For the last 20 years, Aidan Moffat has made an art form of cajoling emotion. Whether it’s creating a Highland sense of comfort, an inebriated menace or scything stories with caustic wit, his spoken word delivery has always found a perfect balance between the melodic and melancholic – and it’s no different on ‘Here Lies the Body’.
As always, the guitar and voice are the heart of the record with Moffat’s grizzled words artfully interlacing revealing monologues, deadpan deliveries and dramatic soliloquies with a gruff ease around the delicate, spidery guitar work of RM Hubbert.
On the tender woodwind of ‘Quantam Theory Love Song’, Moffat might posit sweet thoughts like “let’s stare at the stars and see what we want to see” but on ‘Keening for a Dead Love’, his voice hangs heavy over a slow, sombre procession of strings and piano. And while his low burr reverberates through the theatrical campfire tale of ‘Wolves of the Wood’, it’s ‘Mz. Locum’ that has Moffat at his funny and forlorn best as he nails heart-on-sleeve unrequitedness (“without her I live, but less so”) with a nod and a wink (“she’s a bombshell in leggings / A goddess in jeggings / But she’s best when they’re all on the floor”).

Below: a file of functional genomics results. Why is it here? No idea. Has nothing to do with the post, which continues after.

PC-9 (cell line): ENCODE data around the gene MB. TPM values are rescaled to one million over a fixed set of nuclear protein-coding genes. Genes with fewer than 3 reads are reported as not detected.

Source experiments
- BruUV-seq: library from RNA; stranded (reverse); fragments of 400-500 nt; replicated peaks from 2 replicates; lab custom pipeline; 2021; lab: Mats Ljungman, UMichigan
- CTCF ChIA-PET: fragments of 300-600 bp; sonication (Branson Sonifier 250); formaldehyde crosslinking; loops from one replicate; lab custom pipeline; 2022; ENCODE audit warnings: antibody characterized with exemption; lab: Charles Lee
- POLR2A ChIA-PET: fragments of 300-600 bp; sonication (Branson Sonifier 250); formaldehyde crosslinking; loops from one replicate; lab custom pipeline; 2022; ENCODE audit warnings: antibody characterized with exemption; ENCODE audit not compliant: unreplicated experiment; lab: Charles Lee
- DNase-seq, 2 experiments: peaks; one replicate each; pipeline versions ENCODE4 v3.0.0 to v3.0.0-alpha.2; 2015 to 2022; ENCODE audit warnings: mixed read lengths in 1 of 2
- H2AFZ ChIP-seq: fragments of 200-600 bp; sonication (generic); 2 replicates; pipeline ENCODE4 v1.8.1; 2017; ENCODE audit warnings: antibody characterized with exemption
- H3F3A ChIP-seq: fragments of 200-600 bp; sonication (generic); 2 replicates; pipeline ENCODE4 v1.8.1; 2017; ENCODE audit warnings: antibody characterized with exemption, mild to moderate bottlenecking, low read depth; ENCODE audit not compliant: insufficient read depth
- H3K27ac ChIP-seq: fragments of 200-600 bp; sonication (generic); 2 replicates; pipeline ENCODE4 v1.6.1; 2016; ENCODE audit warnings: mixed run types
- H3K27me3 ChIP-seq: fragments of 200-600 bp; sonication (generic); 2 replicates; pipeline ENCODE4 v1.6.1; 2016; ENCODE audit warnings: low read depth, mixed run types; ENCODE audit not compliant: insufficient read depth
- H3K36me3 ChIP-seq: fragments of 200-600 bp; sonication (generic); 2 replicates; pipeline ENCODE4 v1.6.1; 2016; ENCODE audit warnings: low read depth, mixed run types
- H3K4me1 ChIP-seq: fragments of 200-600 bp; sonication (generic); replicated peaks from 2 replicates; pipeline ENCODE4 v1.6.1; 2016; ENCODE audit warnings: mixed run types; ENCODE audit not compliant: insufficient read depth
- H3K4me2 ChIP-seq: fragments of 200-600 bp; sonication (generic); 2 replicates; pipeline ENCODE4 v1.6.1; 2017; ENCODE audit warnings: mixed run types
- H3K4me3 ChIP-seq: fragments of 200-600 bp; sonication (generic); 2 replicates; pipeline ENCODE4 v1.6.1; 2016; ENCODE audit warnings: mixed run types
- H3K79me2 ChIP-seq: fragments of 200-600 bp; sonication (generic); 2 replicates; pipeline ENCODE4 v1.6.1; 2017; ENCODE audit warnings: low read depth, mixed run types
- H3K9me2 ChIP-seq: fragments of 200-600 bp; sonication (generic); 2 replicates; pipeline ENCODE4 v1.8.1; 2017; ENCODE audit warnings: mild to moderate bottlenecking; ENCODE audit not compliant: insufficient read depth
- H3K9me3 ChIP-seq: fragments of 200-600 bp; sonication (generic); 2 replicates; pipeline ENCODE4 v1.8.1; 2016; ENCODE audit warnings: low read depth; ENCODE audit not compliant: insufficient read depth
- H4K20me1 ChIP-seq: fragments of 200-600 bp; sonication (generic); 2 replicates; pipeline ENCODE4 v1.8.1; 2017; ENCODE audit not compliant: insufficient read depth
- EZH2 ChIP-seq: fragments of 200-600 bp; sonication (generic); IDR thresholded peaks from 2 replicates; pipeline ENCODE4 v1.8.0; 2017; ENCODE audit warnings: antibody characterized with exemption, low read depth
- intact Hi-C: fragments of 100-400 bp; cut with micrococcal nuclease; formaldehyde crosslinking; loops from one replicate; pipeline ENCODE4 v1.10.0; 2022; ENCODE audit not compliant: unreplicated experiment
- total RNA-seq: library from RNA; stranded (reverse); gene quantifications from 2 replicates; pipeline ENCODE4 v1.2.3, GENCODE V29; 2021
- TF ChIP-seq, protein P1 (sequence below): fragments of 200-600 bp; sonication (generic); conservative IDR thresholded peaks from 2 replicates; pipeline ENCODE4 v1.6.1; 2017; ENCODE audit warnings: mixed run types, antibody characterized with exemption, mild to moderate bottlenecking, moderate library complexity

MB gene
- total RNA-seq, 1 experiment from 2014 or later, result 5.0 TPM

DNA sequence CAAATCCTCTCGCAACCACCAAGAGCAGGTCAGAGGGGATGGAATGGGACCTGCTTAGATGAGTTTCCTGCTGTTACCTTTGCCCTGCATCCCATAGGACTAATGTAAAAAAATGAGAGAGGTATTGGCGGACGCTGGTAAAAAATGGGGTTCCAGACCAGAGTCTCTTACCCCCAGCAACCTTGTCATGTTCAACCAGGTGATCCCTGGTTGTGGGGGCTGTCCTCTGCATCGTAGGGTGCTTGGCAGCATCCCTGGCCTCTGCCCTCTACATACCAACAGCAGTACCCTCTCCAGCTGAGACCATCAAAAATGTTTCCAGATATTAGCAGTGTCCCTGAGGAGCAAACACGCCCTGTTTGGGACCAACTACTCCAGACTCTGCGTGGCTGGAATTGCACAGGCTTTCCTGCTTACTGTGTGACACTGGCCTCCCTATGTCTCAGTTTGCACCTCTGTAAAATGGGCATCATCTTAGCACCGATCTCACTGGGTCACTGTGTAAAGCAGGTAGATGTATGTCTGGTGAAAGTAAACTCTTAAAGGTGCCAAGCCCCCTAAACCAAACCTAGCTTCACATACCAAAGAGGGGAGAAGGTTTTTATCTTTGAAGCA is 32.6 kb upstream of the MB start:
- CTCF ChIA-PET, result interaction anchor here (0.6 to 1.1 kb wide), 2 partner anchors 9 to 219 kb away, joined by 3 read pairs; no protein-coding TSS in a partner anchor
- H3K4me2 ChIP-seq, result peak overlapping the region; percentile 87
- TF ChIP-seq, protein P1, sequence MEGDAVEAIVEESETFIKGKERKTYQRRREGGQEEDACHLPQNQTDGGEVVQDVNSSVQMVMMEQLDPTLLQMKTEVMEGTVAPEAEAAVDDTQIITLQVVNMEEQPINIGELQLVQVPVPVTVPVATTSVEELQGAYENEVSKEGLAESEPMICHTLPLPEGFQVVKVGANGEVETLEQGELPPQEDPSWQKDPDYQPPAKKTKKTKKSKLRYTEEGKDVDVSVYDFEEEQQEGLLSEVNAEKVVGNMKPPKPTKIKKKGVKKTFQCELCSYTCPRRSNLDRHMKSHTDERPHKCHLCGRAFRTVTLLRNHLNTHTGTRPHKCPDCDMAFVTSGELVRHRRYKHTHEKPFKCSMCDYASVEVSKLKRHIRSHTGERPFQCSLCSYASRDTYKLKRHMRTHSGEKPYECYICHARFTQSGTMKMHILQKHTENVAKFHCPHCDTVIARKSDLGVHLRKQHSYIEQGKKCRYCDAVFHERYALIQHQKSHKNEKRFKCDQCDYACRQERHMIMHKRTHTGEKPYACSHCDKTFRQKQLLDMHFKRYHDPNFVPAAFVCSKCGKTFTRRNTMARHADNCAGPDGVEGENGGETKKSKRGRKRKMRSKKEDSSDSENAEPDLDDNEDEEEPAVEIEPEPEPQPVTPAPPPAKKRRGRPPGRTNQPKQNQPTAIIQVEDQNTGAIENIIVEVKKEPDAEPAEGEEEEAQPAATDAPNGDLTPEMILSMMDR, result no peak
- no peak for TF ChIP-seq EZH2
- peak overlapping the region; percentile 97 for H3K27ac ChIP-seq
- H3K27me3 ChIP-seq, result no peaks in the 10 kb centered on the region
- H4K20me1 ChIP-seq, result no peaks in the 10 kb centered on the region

The result is a set of songs that come to life with a storied, bright-eyed wisdom, but no single track captures the Moffat dichotomy quite like ‘Party On’. Set against the backdrop of a samba carnival drum line, you’d think he’s switched Falkirk for Fortaleza. He hasn’t, but it’s unexpected moments like this that continue to make his work a national treasure.